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Ledger Rigs and Drop-line Fishing on Reef

The ledger rig is a great way of targeting hapuku, bass, bluenose and a variety of other unusual species in deeper water.

Ledger rigs are also an excellent all purpose reef fishing rig which can be fished directly from a rod, or set and left to fish like a longline.

In shallower water this drop-shot or dropline fishing rig will catch snapper, tarakihi, kingfish, porae, red snapper, trumpeter, john dory, trevally and grandfather hapuku.

Another name for this style of rig is a Dhan Line

 

Generally no more than three hooks are used when fishing a ledger rig from a rod while up to 20 hooks can be set in very deep water beside high underwater cliffs for deepwater species.

When left to fish the deep water rig is called a hapuku dropper or dhan line. Deepwater Fishing

An example of a typical ledger rig is shown on the right.

Keep the traces shorter than half the distance between hooks to avoid tangles.

All the knots you need to tie including tying a snell can be found here

Hapuku, bass and bluenose can be found in depths ranging from a few metres to 240 metres but are more abundant in the deeper water.

If fishing for these deep water species use only snelled circle hooks from size 5/0 to 10/0.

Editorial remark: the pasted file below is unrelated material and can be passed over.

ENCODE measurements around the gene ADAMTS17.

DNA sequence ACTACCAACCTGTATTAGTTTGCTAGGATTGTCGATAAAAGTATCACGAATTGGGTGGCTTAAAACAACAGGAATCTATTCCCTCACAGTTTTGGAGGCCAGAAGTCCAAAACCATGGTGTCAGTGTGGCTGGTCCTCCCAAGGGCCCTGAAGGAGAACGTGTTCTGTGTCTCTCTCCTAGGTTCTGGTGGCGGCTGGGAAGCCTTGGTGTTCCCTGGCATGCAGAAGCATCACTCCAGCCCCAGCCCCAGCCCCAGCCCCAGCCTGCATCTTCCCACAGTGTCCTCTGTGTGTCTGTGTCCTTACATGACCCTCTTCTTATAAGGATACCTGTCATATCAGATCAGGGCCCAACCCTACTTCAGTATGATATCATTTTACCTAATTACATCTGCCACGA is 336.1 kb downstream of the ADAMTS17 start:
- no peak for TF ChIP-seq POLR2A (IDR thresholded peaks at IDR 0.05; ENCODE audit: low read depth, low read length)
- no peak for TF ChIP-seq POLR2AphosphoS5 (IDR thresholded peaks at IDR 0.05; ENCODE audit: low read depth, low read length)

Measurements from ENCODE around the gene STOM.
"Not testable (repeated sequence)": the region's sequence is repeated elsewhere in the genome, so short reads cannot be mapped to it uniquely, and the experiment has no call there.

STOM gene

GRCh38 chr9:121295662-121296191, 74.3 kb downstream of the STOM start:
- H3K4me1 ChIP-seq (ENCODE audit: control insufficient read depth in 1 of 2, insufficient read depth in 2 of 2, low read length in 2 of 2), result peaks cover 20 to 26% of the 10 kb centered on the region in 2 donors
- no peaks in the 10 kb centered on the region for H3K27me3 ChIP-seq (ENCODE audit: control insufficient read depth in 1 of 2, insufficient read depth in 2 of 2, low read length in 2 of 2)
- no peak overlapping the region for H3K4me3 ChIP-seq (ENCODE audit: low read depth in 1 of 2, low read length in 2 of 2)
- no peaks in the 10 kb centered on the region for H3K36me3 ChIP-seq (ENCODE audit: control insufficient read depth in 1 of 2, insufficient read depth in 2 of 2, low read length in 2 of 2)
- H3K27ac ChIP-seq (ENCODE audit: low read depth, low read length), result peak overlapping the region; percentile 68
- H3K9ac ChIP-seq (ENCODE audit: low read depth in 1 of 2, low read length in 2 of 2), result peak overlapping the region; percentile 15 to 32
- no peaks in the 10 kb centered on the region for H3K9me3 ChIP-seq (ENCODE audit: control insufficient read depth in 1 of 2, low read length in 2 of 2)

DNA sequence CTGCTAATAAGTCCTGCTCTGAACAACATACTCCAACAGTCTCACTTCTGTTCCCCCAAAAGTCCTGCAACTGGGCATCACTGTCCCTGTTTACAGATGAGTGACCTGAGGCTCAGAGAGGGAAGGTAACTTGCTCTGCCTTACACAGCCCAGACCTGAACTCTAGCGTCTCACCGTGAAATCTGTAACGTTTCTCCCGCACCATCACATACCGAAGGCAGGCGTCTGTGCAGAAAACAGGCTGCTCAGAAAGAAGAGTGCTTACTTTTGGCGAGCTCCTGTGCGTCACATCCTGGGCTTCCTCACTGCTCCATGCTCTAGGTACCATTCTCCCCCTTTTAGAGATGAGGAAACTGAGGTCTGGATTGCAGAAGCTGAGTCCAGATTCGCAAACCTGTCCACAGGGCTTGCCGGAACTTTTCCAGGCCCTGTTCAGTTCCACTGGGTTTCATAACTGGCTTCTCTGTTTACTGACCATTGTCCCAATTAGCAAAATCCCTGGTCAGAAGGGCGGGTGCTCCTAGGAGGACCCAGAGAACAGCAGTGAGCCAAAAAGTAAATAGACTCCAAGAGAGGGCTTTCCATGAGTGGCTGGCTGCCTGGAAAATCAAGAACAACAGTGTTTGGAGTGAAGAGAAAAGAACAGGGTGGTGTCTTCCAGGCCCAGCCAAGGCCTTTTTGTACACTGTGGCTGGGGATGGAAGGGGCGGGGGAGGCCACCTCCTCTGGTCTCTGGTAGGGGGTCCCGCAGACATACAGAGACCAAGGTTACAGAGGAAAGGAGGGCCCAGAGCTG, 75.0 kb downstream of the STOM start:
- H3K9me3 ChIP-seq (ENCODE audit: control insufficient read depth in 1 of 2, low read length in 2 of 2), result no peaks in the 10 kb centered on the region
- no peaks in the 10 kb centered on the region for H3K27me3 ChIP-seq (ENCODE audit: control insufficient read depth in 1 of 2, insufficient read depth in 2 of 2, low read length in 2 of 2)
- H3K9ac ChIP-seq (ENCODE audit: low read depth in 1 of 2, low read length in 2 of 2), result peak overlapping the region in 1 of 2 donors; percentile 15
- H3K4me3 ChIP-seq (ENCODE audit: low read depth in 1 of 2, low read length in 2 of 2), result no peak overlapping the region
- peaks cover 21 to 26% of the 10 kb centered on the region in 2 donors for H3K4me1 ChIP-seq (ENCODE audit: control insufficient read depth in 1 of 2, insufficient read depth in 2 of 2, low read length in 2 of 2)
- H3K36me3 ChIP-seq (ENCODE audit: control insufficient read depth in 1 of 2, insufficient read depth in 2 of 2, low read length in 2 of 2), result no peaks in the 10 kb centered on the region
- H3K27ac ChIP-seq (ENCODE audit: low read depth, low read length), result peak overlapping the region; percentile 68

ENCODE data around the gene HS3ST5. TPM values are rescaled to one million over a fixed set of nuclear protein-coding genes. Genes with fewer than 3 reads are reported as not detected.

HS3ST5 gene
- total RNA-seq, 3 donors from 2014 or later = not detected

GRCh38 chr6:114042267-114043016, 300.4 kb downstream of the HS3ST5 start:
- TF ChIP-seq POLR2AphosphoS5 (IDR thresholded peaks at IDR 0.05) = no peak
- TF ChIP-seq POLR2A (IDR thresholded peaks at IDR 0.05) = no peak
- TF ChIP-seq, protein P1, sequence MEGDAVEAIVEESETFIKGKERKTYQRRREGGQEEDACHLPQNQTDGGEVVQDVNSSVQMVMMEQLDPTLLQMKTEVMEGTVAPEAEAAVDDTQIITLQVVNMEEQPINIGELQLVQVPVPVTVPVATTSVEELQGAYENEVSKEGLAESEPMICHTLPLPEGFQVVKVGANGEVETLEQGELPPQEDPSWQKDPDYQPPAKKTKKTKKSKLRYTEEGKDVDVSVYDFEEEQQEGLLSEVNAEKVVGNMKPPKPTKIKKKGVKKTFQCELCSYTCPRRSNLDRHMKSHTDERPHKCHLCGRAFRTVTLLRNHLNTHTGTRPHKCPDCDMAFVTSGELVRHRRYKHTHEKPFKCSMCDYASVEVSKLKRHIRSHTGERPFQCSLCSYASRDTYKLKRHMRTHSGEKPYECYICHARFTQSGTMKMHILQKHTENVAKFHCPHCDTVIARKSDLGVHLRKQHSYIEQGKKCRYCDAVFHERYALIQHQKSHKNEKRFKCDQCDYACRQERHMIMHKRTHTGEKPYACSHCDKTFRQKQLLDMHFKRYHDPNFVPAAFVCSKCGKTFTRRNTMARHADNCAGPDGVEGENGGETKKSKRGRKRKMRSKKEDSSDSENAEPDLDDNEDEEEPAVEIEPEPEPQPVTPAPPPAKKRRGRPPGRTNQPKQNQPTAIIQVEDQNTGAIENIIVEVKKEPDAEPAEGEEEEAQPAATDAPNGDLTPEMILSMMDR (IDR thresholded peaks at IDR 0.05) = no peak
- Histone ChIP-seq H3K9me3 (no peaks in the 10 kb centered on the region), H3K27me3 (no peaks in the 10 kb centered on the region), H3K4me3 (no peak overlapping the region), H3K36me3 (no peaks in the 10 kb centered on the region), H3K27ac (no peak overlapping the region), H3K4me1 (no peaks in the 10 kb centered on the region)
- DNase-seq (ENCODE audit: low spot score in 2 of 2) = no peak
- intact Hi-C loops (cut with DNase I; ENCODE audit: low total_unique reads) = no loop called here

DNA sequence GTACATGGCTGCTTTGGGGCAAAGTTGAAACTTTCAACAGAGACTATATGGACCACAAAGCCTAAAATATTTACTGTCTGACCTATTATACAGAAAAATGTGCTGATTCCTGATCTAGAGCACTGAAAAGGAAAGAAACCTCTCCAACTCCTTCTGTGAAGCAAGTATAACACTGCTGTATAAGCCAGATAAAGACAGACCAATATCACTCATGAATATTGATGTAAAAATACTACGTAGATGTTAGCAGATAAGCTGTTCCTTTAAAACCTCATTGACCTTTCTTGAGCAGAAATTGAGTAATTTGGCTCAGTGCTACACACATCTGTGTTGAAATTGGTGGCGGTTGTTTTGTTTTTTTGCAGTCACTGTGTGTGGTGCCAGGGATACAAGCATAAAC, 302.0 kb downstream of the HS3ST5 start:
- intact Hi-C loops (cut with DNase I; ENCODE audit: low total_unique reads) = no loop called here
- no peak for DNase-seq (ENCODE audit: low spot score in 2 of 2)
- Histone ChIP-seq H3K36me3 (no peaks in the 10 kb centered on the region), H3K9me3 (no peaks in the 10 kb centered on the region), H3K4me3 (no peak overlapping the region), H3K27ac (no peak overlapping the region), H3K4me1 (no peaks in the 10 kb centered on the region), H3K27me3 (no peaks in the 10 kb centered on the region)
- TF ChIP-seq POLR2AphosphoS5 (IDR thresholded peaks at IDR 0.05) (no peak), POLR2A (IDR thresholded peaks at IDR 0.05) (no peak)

Long strip baits are good for deep sea fishing as generally the fish suck the whole bait into their large mouth.

Hapuku will take whole fish baits, whole squid, long strip baits, crayfish and crabs.

Paul's favourite was whole fresh or live rock cod (with the barbels) or red cod up to 2kg.

Fish Hook Knots

It is important to use the correct fish hook knot when tying fishing rigs

Again use a hook snell on circle hooks for this rig.

An article with pictures of snells can be found here snelled circle hooks

NOTE

Always snell hook to trace first, as you cannot snell fishing rigs unless both ends of the trace are free

Articles comparing the catch rates for different fish hook knots can be found here fishing knots snell v/s tied

I have set many 10 hook ledgers in the kelp overnight around the Mokohinau Islands when I was commercially fishing and caught many big snapper up to 12 kilograms doing so.

Surprisingly we also caught many good sized hapuku along with the odd kingfish in very shallow water.

Many of these good fish were taken on the top hook which was seldom more than three metres deep

 

reef fishing rigs

 

bass and hapuku

A great catch of hapuka from the Mokohinau Islands taken on this fishing rig in around 110 metres of water.

The 13 fish were taken on three sets of a 5 hook hapuku dropper run from a plastic 10" handspool.

Alan Radcliffe (left), Paul Barnes (centre) and John Drummond (right) relax before trunking and icing the fish.

If you are fishing deep water make sure you have enough weight to hold the gear where you have set it. In deep water if the gear drifts off the reef you are liable to catch sharks and baracouta on every hook.

Also make sure your floats are big enough to remain buoyant against the strong currents found near deep water drop-offs.

 

 

Reference - Knot tying tutorial - knots - fishing - dropshot

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